Learn about Minton
Thomas Minton (1765 - 1836) established his pottery at Stoke-on-Trent, styled as Thomas Minton & Sons, in 1793, while in his late twenties, having previously been apprenticed and then worked as an engraver at the Caughley works, where he is credited with the design of the "Willow" and "Blue Dragon" patterns.
After initially making blue printed earthenware and then soft paste porcelain, in the 1820s the company commenced producing bone china, and this became its principal activity.
Thomas Minton died in 1836 and the business was taken over by his son Herbert Minton, and by this time had established a reputation for wares of exceptional quality. The name of the company was changed to Minton & Co.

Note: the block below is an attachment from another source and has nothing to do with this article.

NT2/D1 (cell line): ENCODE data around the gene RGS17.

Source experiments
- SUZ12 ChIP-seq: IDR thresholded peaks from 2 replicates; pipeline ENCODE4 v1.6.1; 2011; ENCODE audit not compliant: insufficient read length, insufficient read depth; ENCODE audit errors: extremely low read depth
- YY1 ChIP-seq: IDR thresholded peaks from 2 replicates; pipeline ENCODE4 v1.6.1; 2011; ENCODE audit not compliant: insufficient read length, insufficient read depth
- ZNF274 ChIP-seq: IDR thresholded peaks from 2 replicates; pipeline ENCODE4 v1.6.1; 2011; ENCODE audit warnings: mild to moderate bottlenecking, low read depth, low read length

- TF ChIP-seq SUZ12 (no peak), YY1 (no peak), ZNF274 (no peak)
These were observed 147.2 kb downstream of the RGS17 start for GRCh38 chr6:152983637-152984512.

Many of their designs were classically based and either copied from Sevres designs, or finished from blanks supplied by Sevres.
Production of parian ware figures, a white unglazed statuary porcelain resembling marble, commenced about 1841, and some of the figures were based on sculptures by John Bell, and American Hiram Powers. more...